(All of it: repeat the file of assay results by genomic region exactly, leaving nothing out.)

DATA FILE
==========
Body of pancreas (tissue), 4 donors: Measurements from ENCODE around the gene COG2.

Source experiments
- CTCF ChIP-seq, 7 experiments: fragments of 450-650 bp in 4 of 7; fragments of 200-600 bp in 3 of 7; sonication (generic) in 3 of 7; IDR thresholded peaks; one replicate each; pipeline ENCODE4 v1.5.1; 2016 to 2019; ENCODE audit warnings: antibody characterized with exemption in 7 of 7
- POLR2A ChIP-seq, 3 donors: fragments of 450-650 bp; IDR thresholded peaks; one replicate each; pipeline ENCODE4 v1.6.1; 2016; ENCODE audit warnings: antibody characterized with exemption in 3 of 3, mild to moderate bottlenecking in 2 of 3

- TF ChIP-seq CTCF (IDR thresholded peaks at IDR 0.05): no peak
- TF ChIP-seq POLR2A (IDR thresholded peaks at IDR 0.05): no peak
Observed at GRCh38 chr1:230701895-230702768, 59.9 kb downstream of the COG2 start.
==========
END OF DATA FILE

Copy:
Body of pancreas (tissue), 4 donors: Measurements from ENCODE around the gene COG2.

Source experiments
- CTCF ChIP-seq, 7 experiments: fragments of 450-650 bp in 4 of 7; fragments of 200-600 bp in 3 of 7; sonication (generic) in 3 of 7; IDR thresholded peaks; one replicate each; pipeline ENCODE4 v1.5.1; 2016 to 2019; ENCODE audit warnings: antibody characterized with exemption in 7 of 7
- POLR2A ChIP-seq, 3 donors: fragments of 450-650 bp; IDR thresholded peaks; one replicate each; pipeline ENCODE4 v1.6.1; 2016; ENCODE audit warnings: antibody characterized with exemption in 3 of 3, mild to moderate bottlenecking in 2 of 3

- TF ChIP-seq CTCF (IDR thresholded peaks at IDR 0.05): no peak
- TF ChIP-seq POLR2A (IDR thresholded peaks at IDR 0.05): no peak
Observed at GRCh38 chr1:230701895-230702768, 59.9 kb downstream of the COG2 start.